Tragedy, the Greeks, and Us

Available

Product Details

Price
$16.95  $15.59
Publisher
Vintage
Publish Date
Pages
336
Dimensions
5.1 X 8.0 X 0.9 inches | 0.55 pounds
Language
English
Type
Paperback
EAN/UPC
9780525564645

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About the Author

SIMON CRITCHLEY is Hans Jonas Professor of Philosophy at the New School for Social Research. His many books include Very Little . . . Almost Nothing, The Book of Dead Philosophers, The Faith of the Faithless, and Memory Theater. He is the series moderator of The Stone, a philosophy column in The New York Times, to which he is a frequent contributor.

Reviews

"A valuable corrective . . . in [a] brash, freewheeling style. . . . Lively. . . . Critchley's inquiry offers many surprises, but most unexpected is his interest in the Greek sophists." --James Romm, The New York Review of Books

"Frank, personal readings of hallowed plots, including Euripides' Trojan Women and Aeschylus' Oresteia. . . . Pay attention and you can reinvent your life." --The New Yorker

"A striking portrayal of Greek tragedy. . . . A well-pitched and paced primer, which is fun to read" --The Times Literary Supplement (London)

"A thrill . . . riveting. . . . A rather intoxicating dance with words, ideas, texts, the vortex of the life of the mind in the world, and perhaps beyond it. Critchley is an authoritative reader, and, though not a classicist, he proves an erudite, scholarly guide through layers of myth, reason, history and their interpretation, and overall a truly beguiling one . . . Often reminiscent of Arendt, Adorno or even Levinas, verbally affluent, muscular and provocative . . . He is a particularly gifted wordsmith, an astute orator, a shrewd and learned disputant. Those who encounter tragedy for the first time on the pages of his book will not fail to be bewitched." --Bookanista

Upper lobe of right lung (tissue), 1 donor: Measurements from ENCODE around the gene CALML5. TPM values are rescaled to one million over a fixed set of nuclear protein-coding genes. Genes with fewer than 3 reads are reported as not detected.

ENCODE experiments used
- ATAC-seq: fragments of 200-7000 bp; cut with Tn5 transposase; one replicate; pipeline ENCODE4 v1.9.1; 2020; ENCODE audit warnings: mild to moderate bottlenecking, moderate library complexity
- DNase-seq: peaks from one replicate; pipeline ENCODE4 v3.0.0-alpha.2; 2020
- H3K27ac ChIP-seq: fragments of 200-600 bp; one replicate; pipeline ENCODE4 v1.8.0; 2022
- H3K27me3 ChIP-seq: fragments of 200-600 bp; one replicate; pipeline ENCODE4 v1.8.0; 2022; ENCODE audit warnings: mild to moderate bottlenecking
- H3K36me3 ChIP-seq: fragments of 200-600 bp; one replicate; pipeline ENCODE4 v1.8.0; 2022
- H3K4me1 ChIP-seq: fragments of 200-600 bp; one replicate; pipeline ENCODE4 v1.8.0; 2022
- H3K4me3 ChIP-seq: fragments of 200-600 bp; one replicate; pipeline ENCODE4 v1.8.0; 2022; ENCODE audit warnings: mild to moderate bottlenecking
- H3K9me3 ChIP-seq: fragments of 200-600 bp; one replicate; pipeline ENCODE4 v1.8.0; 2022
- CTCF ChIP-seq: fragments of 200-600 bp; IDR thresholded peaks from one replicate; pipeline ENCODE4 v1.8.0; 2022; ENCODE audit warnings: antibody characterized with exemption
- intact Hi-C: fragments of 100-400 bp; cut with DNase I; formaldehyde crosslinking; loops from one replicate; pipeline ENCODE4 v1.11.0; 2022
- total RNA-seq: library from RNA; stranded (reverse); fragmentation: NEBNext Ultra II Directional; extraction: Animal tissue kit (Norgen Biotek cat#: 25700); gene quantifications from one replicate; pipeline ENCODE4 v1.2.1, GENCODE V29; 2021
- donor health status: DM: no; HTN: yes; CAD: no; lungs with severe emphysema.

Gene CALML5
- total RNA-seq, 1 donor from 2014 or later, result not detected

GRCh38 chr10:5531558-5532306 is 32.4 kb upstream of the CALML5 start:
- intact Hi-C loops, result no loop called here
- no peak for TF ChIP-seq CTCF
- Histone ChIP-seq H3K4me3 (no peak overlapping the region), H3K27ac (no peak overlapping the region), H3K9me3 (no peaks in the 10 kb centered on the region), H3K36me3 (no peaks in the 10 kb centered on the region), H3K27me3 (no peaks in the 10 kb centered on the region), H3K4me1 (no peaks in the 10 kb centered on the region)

"Stirring. . . . Refreshing. . . . Irreverent. . . . Critchley writes with laudable directness and erudition" --NPR

"Substantial introductory material on tragedy and ancient philosophy; it is energetic, engaging and thought-provoking without too much abstraction and with just enough detail to add flavor. . . . It has something of the chatty vigor of a successful seminar discussion. . . . Infectiously enthusiastic. . . . Genuinely invigorating." --New Statesman

"Critchley finds a perspective on tragedy open to its revelatory and transformative power. Readers feel that power as they probe the dazzling words and tempestuous emotions in the tragedies of Aeschylus, Sophocles, and--above all--Euripides. . . . Postmodern philosophy collides with ancient drama, generating the heat of passion, the sparks of illumination." --Booklist [starred]

"[An] intelligent, rigorous book. Dedicated readers will have the sense of being at a thoughtful scholar's side as he works through an intractable intellectual problem." --Publishers Weekly

"An erudite reconsideration of Greek tragedy. . . . For students of Greek drama, a revelatory contemplation of the theater's enduring power. " --Kirkus Reviews

"Combining a thorough knowledge of Attic drama, fluency with the scholarly literature, and an engaging wit, Critchley's treatment is sophisticated yet accessible to thoughtful general readers." --Library Journal

"Engaging and congenial . . . [Tragedy, The Greeks and Us] makes the cogent, compelling argument that we ignore Greek Tragedy at our own peril." --New York Journal of Books